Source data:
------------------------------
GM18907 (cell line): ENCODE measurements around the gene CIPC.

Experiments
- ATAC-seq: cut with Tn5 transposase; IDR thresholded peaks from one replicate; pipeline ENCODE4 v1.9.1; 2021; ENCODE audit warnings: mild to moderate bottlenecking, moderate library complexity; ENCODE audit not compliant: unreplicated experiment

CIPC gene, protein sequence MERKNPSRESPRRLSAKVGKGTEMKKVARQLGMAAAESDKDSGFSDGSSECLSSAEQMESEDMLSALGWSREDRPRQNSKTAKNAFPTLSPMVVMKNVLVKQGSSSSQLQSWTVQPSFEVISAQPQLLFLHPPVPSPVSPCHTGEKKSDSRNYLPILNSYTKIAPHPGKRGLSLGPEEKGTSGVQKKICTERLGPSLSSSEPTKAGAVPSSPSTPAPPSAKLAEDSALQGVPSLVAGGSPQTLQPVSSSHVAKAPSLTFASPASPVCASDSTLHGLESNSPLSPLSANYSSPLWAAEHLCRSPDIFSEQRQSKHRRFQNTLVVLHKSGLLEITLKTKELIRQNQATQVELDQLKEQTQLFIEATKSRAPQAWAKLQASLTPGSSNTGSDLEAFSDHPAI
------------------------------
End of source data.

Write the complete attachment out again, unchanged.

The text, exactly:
GM18907 (cell line): ENCODE measurements around the gene CIPC.

Experiments
- ATAC-seq: cut with Tn5 transposase; IDR thresholded peaks from one replicate; pipeline ENCODE4 v1.9.1; 2021; ENCODE audit warnings: mild to moderate bottlenecking, moderate library complexity; ENCODE audit not compliant: unreplicated experiment

CIPC gene, protein sequence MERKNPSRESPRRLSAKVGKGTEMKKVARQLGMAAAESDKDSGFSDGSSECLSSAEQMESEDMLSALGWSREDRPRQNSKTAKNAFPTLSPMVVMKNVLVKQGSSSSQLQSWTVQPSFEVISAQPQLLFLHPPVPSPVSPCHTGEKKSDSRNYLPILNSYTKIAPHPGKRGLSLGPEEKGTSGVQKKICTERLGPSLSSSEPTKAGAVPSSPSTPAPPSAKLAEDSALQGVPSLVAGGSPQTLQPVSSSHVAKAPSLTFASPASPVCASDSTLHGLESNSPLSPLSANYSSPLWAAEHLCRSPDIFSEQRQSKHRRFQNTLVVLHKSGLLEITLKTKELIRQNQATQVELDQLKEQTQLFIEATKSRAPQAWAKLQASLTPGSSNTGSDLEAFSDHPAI